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|Kogoro Akechi character|
|First appearance||"The Case of the Murder on D. Hill"|
|Created by||Edogawa Rampo|
|Family||Fumiyo Akechi (wife)|
Akechi first appeared in the story "The Case of the Murder on D. Hill" (D坂の殺人事件 D-zaka no satsujin jiken) in January 1925 and continued to appear in stories for a quarter of a century. Edogawa Rampo (a pseudonym for Tarō Hirai) is considered the father of the Japanese detective story and was a great admirer of Sir Arthur Conan Doyle. Akechi is the first recurring detective character in Japanese fiction and is clearly inspired by Doyle's Sherlock Holmes.
Like Holmes, Akechi is a brilliant but eccentric detective who consults with the police on especially difficult cases. He is a master of disguise and an expert at judo whose genius lets him solve seemingly impossible cases. Also like Holmes, Akechi makes use of a group of young boys to gather information. His version of the Baker Street Irregulars is known as the "Boy Detectives Club" (少年探偵団 Shōnen tantei dan). Akechi smokes Egyptian cigarettes when he is thinking about a case.
Kogoro Akechi is a tall, handsome man with heavy eyebrows who dresses well. He is married to a woman named Fumiyo (文代) and lives with Kobayashi Yoshio (小林芳雄?), the leader of the Boy Detectives Club. Kobayashi often plays an important part in solving cases. Like his mentor, he is an expert at disguise and is especially adept at posing as a young woman. Aside from these relationships little is known of the detective's personal life, which always takes a back seat to the mystery in his adventures.
Detective Akechi's most frequent foe is the infamous the "Fiend with Twenty Faces" (怪人二十面相 Kaijin ni-jū mensō). The fiend is a master criminal whose infallible gift for disguise may have been inspired by Hamilton Cleek, Thomas W. Hanshew's heroic but amoral "Man of Forty Faces." The Fiend is a non-violent criminal who steals to demonstrate his brilliance rather than out of need for money. He and Akechi have a mutual respect in the stories.
The Akechi stories are based mainly in the detective's home city of Tokyo, though some move the action to the Japanese countryside. The stories often feature supernatural and erotic overtones, though not so much as Rampo's other fiction.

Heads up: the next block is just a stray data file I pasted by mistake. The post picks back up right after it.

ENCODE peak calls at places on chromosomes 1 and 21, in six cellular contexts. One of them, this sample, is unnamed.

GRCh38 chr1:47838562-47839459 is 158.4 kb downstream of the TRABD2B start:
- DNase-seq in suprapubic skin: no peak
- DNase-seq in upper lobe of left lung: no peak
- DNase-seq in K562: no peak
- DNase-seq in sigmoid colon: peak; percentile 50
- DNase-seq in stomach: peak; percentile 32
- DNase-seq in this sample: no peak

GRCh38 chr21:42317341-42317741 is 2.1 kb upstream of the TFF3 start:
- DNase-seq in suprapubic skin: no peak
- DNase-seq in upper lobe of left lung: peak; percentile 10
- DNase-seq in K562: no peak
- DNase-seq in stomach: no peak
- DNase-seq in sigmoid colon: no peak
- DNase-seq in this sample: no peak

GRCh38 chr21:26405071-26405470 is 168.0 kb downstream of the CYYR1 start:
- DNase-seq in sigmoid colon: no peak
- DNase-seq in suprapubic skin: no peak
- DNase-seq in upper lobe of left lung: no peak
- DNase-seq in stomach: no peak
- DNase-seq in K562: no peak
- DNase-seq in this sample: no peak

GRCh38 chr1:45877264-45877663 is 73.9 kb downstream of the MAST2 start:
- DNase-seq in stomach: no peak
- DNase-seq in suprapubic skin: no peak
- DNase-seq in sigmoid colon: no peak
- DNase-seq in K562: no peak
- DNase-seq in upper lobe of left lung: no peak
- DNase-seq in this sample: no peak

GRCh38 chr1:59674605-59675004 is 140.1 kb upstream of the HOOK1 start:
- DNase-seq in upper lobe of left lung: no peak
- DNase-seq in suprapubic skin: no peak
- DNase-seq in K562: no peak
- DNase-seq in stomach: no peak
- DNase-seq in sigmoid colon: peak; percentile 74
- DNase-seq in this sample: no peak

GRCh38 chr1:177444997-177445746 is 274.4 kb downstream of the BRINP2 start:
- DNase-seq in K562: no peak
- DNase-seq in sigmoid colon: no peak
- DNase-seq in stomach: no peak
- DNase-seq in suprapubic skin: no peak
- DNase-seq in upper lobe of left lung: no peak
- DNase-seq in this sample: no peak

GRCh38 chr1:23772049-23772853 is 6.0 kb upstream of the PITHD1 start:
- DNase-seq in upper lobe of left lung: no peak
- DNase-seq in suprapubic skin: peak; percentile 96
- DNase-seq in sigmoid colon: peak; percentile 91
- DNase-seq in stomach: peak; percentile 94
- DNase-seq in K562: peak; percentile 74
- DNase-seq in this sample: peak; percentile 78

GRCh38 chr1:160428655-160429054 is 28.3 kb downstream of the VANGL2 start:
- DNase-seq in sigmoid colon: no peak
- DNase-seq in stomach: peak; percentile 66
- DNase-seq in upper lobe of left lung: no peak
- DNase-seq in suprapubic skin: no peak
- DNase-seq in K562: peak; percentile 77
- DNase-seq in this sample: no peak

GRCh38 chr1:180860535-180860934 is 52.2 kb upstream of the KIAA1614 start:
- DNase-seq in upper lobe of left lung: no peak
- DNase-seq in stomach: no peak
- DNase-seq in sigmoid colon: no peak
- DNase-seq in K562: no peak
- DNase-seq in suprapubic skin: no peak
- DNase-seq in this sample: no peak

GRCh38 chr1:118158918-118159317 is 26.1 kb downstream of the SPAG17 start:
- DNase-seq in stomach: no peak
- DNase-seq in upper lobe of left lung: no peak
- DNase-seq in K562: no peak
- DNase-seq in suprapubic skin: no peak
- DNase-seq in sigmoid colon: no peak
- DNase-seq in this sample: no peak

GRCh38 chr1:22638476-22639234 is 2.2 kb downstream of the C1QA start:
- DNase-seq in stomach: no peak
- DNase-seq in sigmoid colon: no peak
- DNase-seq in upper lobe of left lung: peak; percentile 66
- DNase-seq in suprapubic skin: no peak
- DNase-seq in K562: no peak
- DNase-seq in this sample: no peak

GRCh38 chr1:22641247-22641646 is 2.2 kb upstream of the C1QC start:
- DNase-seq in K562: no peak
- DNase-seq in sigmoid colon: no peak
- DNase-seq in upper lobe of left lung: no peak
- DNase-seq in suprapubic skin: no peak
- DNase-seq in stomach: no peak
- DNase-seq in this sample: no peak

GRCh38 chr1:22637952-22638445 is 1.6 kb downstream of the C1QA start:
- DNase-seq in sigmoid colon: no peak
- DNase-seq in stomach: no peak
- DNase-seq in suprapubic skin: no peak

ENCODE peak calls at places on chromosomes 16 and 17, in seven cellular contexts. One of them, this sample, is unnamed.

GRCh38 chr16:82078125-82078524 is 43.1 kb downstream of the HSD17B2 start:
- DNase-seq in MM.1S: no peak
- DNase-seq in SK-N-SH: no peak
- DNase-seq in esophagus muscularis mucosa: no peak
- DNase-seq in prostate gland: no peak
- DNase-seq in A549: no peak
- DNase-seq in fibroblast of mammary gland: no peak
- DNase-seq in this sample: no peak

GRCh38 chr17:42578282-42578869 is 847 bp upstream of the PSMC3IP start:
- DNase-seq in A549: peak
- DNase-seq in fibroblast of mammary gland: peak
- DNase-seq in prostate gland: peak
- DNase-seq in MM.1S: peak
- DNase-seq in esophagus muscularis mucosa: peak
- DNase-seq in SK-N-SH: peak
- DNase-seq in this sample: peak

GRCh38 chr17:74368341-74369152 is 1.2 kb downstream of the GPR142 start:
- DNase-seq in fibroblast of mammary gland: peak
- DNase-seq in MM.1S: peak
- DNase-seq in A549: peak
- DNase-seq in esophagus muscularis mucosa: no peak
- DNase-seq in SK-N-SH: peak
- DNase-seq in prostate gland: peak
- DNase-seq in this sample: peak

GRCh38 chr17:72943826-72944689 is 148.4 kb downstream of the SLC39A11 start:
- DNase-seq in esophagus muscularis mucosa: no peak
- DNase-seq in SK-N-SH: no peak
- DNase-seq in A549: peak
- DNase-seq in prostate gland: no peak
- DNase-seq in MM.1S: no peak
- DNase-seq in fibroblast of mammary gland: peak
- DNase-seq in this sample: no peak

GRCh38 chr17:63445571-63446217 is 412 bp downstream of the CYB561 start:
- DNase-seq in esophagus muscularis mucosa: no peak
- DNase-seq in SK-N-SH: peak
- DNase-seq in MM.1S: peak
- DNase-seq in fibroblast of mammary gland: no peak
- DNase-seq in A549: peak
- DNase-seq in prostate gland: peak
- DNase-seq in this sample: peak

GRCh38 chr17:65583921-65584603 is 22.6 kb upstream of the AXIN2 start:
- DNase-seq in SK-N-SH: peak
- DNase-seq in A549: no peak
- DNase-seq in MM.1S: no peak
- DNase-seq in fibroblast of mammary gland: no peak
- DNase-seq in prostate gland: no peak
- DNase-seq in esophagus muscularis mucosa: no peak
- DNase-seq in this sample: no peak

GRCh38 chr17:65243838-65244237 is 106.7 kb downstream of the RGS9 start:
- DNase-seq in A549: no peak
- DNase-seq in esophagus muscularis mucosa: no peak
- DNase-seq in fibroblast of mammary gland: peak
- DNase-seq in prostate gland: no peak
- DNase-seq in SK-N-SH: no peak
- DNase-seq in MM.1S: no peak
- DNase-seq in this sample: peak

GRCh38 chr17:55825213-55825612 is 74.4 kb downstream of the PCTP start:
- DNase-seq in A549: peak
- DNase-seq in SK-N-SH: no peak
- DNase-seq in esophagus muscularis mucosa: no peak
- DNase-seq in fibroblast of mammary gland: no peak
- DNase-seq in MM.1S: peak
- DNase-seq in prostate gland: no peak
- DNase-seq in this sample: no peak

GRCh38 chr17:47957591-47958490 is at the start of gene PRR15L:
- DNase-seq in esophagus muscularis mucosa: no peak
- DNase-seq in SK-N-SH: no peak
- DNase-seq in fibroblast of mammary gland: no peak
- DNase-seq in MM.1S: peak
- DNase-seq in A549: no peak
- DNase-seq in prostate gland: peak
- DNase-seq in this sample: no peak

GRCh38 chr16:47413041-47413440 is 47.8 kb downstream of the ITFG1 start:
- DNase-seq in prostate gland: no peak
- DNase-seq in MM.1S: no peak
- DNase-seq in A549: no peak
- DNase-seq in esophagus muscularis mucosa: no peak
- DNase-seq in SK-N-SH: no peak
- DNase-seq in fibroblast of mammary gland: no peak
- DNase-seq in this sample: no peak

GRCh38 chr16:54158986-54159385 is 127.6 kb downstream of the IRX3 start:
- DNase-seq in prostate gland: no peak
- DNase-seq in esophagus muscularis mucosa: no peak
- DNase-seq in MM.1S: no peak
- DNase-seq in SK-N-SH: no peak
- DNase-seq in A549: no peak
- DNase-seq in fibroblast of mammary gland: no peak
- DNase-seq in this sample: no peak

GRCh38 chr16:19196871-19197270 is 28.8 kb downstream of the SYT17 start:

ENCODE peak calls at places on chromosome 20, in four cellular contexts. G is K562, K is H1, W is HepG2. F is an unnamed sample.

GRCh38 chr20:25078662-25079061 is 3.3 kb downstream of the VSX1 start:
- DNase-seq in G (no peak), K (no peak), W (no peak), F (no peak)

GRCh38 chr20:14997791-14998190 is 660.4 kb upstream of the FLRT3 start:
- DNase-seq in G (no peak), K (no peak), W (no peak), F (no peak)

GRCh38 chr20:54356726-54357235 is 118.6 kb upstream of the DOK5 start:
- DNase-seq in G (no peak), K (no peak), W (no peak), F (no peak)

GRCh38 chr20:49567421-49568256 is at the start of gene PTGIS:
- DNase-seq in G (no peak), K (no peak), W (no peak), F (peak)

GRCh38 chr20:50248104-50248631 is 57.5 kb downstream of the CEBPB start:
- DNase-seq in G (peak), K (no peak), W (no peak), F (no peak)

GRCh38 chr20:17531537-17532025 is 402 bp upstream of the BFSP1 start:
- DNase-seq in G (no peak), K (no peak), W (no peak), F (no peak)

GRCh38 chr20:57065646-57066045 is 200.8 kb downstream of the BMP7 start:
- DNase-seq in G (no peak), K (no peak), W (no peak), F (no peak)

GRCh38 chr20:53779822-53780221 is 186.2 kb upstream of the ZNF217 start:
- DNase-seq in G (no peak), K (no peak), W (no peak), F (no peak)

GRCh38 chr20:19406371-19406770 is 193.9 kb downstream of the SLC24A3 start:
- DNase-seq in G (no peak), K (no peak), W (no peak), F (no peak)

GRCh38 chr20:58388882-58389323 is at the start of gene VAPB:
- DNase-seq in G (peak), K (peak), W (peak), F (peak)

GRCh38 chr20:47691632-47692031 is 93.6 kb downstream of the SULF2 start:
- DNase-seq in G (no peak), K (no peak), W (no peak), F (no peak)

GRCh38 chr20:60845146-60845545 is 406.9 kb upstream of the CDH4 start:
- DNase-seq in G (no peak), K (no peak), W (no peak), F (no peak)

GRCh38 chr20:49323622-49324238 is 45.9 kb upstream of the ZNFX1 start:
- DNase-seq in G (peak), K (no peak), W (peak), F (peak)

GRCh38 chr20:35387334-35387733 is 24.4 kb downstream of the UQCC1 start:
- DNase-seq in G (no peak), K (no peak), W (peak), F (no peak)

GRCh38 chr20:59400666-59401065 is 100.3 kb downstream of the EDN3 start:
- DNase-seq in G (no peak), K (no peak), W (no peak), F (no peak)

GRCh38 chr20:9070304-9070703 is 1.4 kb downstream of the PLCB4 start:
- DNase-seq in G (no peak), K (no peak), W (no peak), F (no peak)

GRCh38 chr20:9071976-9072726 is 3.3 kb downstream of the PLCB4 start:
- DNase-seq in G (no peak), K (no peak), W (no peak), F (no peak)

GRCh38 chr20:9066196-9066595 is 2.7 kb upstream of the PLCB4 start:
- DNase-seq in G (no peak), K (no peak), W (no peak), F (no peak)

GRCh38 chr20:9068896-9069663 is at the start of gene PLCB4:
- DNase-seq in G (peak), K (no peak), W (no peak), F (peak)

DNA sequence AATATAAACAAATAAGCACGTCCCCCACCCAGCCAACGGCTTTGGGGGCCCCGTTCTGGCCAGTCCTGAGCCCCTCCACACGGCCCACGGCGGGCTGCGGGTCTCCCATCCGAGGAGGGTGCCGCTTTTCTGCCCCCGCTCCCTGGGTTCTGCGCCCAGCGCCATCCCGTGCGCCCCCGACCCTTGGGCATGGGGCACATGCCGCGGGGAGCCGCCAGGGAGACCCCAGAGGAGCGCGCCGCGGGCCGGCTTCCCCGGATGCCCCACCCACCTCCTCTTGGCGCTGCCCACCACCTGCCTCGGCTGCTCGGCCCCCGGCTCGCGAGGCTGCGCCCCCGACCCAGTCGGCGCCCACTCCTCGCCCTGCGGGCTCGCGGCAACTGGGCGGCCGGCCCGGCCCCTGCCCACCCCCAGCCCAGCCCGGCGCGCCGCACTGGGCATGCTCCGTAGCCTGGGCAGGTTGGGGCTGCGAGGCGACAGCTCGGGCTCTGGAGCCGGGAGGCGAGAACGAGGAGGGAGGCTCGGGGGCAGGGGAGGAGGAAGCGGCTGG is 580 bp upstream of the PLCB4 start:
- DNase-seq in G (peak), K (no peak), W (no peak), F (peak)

In popular culture
Akechi has become a fixture in Japanese pop-culture. There have been a number of movies made based on his adventures, some of which pit him against other fictional characters such as Arsène Lupin. The actor best known for playing the detective is Eiji Okada. Akechi has been featured as a character in the anime adaptation of Lupin III and references to him are common in Japanese fiction. He is probably best known in the west through the 1994 movie, The Mystery of Rampo.
Another notable movie featuring Akechi is the 1968 film Black Lizard, directed by Kinji Fukasaku. The movie was adapted from Rampo's novel of the same name by noted author Yukio Mishima, who also appears briefly in the film. The story pits the detective against a female mastermind, known as the Black Lizard, who is played by transvestite actor Akihiro Miwa. The film is considered high camp with its bizarre conventions and over-the-top performances but has a loyal following among fans and critics alike.
Modern references to him can also be found in Gosho Aoyama's popular and long-running manga series, Detective Conan. One of the characters, Detective Kogoro Mori is a persistent and courageous yet highly flawed and lecherous private detective—almost a parody of Kogoro Akechi. He has his cases solved for him by the youthful main character, Conan Edogawa. The name of young Conan's elementary school detective club is the "Detective Boys". Akechi himself is highlighted in volume 2 of the manga, in "Gosho Aoyama's Mystery Library", a section of the graphic novels (usually the last page) where the author introduces a different detective (or occasionally, a villain) from literature. Further Akechi references can be seen in Aoyama's other series, Magic Kaito, where a master thief who steals high profile items for recognition.
Both Akechi and the Black Lizard are referenced in the Sakura Wars series of video games and anime. One of the musicals performed by the Teikoku Kagekidan is Benitokage ("Crimson Lizard") and features the title character, a criminal femme fatale, along with a handsome young detective named Akechi Kojiro. The manga and anime Nijū Mensō no Musume, or the Daughter of Twenty Faces, focuses heavily on Akechi's arch-rival. Akechi himself is featured as well, but as a much more minor character. Akechi is also referenced in the character of Police Superintendent Akechi Kengo in Kindaichi Case Files, a popular detective manga series. In the media franchise, Tantei Opera Milky Holmes, Akechi is represented by a girl police detective named Kokoro Akechi.